Hamilton city councillors are holding off on making a decision about allowing e-scooter rental companies in the city to seek more input from groups, including those advocating for people with disabilities.
City staff recommended allowing a maximum of three companies to run in Hamilton. Each one would offer between 250 to 500 e-scooters in the existing bike share service area, meaning a possible 1,500 devices hitting municipal streets.
But after delegates flagged safety concerns, the city’s public works committee unanimously decided Monday that staff should do more consulting with the community.
James Kemp, who represented the Advisory Committee for Persons with Disabilities, said they were “emphatically against” adding companies to the mix. Rental e-scooters would be on top of anyone riding a personal e-scooter — a move that city council approved in December.
E-scooters can look like “fun” or a potential “money-making program,” he said, “but to the disabled, it’s a terrifying prospect.”
He said it would be “impossible” to keep riders off sidewalks and warned they could be a tripping hazard when they’re not properly parked.
Kemp said e-scooters platforms should have a “garish mix of bright colours and unusual patterns” to stand out to someone with vision loss, acoustic warning systems, and flashing lights to alert those with hearing loss.
“We cannot plan for every eventuality, but we should try,” he said.
Larissa Proctor, an advocacy lead for the CNIB, said she was also concerned for the 29,342 Hamilton residents living with sight loss.
She said the organization received “alarming” feedback connected to Ottawa’s pilot program, including safety concerns like unsafe riding and sidewalk riding despite it not being allowed. Other hazards included improper parking and instances where e-scooters were discarded on sidewalks or blocked assistive pedestrian signals.
Potential to expand to 900 e-scooters each
The province is running a five-year pilot program that allows e-scooters on municipal roads, but only if a municipality “opts-in.” In Hamilton, people are allowed to ride electric kick scooters on roads, bike lanes, multi-use paths in the road right-of-way, and designated pathways in parks.
No rental companies in Hamilton have been approved yet. The staff report outlined the request for proposal process for businesses and gave recommendations on what the programs might look like.
Each company would be allowed to offer 500 e-scooters in the current bike share service area. They could expand to a maximum of 900, but would have to keep to a ratio of 150 devices to 10 square kilometres.
Locking system, riders must be educated
E-scooters would be required to have a “locking” mechanism and fasten onto bike racks or poles. Peter Topalovic, city program manager of sustainable mobility, said this would be a first in Canada.
On top of a horn or bell, which is also required, companies will be “encouraged” to include specialized equipment that creates a sound automatically to alert people of an oncoming e-scooter.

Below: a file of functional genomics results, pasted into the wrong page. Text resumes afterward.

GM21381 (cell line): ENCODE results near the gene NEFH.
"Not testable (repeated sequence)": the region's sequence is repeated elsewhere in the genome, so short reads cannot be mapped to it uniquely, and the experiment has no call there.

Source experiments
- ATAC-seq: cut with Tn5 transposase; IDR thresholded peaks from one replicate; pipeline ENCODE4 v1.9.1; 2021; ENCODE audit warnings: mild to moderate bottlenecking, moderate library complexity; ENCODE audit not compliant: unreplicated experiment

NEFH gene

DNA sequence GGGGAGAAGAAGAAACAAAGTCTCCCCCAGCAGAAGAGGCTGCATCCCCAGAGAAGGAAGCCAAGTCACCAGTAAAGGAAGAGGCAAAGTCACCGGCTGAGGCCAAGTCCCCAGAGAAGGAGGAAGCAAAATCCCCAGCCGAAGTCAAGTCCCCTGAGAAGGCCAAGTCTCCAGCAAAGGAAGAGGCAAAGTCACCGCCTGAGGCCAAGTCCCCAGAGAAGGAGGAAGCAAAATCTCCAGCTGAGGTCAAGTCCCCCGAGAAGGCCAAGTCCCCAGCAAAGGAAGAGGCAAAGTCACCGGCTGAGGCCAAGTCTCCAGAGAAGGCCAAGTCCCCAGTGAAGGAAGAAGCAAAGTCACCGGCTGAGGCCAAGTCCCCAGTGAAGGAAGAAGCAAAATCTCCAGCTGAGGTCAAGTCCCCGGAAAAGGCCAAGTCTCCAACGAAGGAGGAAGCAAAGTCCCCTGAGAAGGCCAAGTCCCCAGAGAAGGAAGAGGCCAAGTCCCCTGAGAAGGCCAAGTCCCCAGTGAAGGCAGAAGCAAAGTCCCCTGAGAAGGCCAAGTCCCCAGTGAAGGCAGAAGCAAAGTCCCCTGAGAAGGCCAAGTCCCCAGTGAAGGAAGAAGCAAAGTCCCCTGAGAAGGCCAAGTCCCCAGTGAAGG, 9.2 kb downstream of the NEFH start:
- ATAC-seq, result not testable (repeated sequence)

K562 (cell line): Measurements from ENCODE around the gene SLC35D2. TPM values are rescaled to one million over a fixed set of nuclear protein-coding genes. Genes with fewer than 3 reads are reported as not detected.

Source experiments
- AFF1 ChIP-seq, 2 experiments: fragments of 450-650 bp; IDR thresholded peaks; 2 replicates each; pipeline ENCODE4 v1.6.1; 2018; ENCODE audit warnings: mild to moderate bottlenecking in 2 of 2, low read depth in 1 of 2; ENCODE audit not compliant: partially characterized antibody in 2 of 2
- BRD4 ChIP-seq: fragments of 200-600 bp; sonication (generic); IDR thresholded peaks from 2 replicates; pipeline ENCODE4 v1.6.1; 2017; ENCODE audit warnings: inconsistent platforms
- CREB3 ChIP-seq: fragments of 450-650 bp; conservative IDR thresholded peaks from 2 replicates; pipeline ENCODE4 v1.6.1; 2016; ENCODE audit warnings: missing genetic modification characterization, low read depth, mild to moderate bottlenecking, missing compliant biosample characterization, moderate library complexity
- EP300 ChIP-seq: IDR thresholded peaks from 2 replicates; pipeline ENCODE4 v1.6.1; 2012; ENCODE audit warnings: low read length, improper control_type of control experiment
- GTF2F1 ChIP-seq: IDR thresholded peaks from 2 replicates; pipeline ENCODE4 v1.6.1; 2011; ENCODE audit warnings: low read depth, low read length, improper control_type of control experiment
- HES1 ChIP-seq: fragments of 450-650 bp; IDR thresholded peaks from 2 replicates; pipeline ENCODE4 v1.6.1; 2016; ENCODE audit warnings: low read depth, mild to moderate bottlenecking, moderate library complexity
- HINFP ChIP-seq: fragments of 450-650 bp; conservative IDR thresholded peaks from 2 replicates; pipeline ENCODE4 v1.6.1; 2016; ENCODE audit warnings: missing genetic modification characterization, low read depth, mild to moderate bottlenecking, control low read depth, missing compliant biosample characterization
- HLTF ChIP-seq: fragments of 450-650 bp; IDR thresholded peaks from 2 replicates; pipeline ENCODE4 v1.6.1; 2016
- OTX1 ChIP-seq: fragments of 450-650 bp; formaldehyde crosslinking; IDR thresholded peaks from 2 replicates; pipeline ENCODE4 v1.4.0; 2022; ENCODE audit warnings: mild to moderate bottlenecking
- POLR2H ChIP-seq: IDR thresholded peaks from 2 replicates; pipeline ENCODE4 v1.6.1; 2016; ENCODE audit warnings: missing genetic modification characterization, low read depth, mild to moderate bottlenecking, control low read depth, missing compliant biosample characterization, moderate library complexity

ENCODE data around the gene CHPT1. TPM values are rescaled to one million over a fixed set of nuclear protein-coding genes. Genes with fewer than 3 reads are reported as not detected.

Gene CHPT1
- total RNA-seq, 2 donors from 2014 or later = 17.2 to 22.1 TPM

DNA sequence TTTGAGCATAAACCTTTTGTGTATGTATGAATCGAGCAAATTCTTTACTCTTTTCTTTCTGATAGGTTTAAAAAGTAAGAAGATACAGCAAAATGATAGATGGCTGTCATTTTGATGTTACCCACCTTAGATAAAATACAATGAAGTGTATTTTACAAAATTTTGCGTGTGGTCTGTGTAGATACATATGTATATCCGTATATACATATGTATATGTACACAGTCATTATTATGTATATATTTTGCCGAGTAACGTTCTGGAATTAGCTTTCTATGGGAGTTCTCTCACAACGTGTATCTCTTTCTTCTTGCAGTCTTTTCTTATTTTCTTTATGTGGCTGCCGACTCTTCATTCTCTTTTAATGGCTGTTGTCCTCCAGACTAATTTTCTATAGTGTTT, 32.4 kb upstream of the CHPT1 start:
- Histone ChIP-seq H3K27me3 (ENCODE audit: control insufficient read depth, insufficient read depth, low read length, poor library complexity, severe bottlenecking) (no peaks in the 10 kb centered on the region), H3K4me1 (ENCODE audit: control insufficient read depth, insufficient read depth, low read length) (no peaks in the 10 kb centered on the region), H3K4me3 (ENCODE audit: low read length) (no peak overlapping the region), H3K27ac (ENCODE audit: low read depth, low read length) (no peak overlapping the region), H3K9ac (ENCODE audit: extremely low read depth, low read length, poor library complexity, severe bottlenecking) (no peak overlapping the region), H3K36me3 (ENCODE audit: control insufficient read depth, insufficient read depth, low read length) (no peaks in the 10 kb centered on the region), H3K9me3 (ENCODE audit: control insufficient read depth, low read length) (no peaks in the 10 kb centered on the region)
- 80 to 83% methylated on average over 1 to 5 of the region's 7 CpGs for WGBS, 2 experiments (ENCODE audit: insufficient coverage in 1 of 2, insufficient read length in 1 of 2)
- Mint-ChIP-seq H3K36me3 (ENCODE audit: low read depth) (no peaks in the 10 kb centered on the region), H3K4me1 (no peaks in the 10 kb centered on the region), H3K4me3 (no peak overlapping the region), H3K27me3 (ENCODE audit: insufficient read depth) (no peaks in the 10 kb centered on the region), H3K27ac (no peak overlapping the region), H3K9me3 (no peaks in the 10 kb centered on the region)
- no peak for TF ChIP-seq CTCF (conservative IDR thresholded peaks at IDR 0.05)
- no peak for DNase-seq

Topalovic said staff didn’t want to specify further as there are multiple technologies. Companies vying for a spot will have to come up with a plan.
“If they couldn’t provide that type of signaling plan, then they would lose many points or they would not have their RFP awarded,” he said.
Companies will also have to educate their users, which Topalovic said can be done through an app, email or by deploying people in the community. He said that plan will also have to be evaluated.
While Ward 8 Coun. John-Paul Danko voted in approval of delaying a decision, he said it seemed like a lot of the safety concerns had been addressed and that there were misconceptions about e-scooters.
He asked about injuries and sidewalk-tripping incidents since personal e-scooters were made legal five months ago. Topalovic said he hadn’t heard of anything of major consequence.
“It seems to be a complete non-issue,” Danko said.
Impacts on bike share
Jamie Stuckless, a Hamilton resident who recently stepped down from her executive director for Share the Road, said she was supportive of personal e-scooters, but was worried that companies could negatively affect Hamilton’s bike share program.
The bikes are colloquially known as SoBis. The program almost ended last year, but was saved by a crowd-funding campaign and charitable donations.
While the locking requirement would help reduce blocked sidewalks, Stuckless said it could lead to overcrowded bike racks and share stations. She also said the best strategy to ensure people don’t ride on sidewalks isn’t “stickers or education” but “building more safe spaces for people to ride.”
Topalovic said staff believe there are enough racks and poles, but that the city has an “inventory ready to be deployed” and funding for more.
The report also recommended that a portion of revenue — vehicle and trip fees collected from the operators — be allocated to offset the impact on the bike share program.
The minimum required fees recommended by staff, which would be paid to the city, would be as follows:
- $5,000 annual administration fee.
- $5 program improvement fee per e-scooter per year.
- $40 annual vehicle per e-scooter for the first 100 devices.
- $45 annual vehicle fee per e-scooter for each additional vehicle beyond 250 devices up to 500 devices.
- $50 annual vehicle fee per e-scooter for each additional vehicle from 500 to 900 devices.
- $.0.05 per trip for all e-scooters
Companies would also pay a $15,000 security deposit, which the city can access if the business doesn’t “address concerns in the adequate timeframe,” like removing improperly parked e-scooters.
The contract would be for two years, with one-year renewals available to no more than a five-year term total.